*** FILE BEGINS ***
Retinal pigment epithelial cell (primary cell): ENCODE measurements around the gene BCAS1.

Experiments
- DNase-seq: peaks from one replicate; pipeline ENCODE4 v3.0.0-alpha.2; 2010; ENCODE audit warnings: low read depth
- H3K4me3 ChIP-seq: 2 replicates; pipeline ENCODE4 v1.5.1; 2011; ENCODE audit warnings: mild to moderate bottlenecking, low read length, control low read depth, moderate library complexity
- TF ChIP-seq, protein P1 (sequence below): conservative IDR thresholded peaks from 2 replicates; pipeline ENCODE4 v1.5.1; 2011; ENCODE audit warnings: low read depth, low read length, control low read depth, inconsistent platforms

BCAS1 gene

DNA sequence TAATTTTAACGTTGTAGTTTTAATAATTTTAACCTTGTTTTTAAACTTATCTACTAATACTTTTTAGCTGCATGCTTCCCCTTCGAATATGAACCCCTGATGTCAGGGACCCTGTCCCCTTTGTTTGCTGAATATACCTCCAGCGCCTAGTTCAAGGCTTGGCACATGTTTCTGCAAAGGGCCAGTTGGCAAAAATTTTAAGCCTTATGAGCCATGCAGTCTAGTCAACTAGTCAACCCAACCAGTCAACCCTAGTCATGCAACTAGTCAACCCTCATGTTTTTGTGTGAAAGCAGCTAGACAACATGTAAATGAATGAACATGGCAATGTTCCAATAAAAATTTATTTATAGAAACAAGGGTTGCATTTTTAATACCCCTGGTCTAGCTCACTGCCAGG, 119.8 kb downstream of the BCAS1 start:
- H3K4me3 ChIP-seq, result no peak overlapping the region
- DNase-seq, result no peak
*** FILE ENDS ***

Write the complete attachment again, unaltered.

Retinal pigment epithelial cell (primary cell): ENCODE measurements around the gene BCAS1.

Experiments
- DNase-seq: peaks from one replicate; pipeline ENCODE4 v3.0.0-alpha.2; 2010; ENCODE audit warnings: low read depth
- H3K4me3 ChIP-seq: 2 replicates; pipeline ENCODE4 v1.5.1; 2011; ENCODE audit warnings: mild to moderate bottlenecking, low read length, control low read depth, moderate library complexity
- TF ChIP-seq, protein P1 (sequence below): conservative IDR thresholded peaks from 2 replicates; pipeline ENCODE4 v1.5.1; 2011; ENCODE audit warnings: low read depth, low read length, control low read depth, inconsistent platforms

BCAS1 gene

DNA sequence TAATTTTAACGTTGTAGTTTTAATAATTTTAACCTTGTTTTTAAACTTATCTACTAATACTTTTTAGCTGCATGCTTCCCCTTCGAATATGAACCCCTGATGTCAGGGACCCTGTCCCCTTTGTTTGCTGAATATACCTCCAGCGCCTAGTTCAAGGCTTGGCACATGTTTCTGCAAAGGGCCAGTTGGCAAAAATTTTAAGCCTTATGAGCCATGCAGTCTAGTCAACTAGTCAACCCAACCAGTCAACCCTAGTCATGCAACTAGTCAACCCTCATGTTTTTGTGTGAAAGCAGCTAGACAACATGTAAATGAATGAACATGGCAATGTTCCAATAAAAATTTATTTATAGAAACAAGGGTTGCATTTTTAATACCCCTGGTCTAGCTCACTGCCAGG, 119.8 kb downstream of the BCAS1 start:
- H3K4me3 ChIP-seq, result no peak overlapping the region
- DNase-seq, result no peak